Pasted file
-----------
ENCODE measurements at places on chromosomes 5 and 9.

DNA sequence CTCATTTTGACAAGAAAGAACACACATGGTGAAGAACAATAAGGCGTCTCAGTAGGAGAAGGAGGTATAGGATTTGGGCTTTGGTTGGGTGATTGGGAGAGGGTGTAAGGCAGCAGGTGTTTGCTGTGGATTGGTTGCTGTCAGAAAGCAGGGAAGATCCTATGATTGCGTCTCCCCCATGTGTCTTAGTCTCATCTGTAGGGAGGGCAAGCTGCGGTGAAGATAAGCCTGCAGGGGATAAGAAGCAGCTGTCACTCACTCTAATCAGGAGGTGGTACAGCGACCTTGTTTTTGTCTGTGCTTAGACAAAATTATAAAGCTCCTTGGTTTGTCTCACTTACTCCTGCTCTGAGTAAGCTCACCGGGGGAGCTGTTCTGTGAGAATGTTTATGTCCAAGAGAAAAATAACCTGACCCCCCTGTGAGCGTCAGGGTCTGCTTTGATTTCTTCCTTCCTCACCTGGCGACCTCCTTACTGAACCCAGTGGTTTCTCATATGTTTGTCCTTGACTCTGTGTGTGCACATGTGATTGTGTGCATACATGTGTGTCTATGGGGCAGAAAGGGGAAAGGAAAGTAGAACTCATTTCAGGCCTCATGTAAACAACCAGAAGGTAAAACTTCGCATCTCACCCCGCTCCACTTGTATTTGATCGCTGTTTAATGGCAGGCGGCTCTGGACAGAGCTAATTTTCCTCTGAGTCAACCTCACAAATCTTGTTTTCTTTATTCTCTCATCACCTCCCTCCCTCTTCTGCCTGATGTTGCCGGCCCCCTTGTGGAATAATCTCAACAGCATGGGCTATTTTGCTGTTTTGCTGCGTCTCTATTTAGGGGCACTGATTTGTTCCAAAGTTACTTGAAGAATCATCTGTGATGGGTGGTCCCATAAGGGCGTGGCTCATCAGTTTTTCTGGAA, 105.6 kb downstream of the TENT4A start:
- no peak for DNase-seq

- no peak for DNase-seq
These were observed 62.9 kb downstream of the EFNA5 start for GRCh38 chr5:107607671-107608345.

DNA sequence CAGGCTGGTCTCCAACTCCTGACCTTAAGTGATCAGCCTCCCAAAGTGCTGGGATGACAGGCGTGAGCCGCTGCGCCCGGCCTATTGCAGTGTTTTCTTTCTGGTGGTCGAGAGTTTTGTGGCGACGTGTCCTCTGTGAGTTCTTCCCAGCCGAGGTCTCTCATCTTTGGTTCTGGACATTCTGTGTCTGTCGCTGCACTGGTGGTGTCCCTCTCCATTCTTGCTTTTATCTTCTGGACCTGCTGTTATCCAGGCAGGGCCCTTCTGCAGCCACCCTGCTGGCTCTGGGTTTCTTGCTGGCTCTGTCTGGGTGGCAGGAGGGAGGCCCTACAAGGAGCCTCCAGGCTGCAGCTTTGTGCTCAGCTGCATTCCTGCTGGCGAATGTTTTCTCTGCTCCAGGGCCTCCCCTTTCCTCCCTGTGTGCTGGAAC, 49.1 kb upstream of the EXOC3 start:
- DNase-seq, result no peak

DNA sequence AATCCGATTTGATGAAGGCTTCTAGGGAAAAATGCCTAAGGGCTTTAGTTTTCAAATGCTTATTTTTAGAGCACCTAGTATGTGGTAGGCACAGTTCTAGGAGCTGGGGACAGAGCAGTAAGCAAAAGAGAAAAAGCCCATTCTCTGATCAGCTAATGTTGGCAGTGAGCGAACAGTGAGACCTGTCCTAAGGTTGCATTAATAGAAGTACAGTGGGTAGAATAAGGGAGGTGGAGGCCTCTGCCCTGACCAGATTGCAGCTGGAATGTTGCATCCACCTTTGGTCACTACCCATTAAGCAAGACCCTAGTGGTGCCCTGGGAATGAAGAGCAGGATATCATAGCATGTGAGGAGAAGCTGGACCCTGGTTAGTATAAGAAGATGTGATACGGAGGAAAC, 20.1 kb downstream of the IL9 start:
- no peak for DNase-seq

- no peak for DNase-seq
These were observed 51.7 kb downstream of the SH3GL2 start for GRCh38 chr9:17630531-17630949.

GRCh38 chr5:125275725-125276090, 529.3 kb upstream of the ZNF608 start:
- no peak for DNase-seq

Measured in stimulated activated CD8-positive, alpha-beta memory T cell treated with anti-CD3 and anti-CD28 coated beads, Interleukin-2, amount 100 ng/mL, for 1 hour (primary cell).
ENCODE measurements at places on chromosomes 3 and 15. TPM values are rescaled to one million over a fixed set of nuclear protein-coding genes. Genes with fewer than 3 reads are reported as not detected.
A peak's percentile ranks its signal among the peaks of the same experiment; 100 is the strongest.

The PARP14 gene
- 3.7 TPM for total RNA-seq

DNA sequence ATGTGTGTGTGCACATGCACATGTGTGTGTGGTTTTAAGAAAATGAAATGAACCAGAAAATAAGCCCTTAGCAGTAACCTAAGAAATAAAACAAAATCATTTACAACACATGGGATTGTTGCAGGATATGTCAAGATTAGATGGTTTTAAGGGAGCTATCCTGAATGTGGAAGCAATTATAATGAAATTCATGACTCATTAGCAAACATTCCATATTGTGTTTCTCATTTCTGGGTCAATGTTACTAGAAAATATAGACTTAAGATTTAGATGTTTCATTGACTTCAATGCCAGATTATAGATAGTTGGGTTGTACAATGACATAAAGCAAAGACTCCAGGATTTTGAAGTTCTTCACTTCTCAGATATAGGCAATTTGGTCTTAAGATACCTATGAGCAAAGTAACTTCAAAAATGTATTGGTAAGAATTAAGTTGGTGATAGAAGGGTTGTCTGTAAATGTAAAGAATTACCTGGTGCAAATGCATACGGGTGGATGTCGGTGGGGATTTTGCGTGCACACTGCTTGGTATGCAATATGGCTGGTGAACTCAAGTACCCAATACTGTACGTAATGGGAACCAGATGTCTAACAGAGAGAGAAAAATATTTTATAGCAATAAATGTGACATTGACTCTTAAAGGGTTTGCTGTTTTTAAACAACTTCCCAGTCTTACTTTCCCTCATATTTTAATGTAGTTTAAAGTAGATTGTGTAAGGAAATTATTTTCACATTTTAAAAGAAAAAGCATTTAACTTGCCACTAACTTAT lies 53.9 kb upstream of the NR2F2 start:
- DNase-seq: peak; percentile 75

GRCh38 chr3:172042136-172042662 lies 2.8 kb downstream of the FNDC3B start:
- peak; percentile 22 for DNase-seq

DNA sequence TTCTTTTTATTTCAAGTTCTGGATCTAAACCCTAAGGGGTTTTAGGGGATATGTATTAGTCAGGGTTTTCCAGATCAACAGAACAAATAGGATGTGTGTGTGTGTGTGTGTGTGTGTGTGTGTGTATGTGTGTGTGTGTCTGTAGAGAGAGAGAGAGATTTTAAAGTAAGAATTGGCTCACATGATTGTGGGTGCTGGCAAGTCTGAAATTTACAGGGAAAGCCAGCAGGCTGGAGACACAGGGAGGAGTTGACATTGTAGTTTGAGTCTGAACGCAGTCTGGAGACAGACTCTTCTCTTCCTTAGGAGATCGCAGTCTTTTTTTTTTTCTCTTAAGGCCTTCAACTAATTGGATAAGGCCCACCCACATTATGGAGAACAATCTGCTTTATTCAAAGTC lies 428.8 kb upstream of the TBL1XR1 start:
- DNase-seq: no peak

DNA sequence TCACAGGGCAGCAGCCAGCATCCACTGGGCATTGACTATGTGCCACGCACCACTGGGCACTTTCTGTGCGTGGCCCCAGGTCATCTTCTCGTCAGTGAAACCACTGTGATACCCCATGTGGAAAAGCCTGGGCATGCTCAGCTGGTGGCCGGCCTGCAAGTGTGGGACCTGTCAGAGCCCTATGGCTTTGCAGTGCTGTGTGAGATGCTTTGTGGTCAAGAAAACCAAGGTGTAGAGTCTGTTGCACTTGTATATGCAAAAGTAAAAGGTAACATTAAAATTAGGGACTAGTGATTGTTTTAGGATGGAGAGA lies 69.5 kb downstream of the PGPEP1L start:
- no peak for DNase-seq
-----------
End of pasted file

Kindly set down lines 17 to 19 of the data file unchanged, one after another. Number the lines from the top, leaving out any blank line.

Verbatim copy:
The PARP14 gene
- 3.7 TPM for total RNA-seq

DNA sequence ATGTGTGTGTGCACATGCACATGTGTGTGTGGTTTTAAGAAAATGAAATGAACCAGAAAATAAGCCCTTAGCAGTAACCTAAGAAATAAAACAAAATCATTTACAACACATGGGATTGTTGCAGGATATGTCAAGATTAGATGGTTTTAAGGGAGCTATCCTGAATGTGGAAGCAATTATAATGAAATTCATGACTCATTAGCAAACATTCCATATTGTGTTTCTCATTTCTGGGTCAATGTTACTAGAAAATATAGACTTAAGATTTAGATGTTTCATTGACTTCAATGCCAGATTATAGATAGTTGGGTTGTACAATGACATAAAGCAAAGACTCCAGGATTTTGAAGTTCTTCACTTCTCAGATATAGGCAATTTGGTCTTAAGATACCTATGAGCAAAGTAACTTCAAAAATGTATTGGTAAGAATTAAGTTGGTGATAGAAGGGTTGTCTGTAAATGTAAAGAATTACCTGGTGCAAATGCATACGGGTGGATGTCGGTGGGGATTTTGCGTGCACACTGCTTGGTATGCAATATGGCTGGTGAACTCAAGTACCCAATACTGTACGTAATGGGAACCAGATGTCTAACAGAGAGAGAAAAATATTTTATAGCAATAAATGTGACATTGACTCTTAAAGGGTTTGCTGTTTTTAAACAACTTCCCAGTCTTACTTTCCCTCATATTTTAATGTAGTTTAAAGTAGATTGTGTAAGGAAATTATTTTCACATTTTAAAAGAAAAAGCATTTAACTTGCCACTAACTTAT lies 53.9 kb upstream of the NR2F2 start: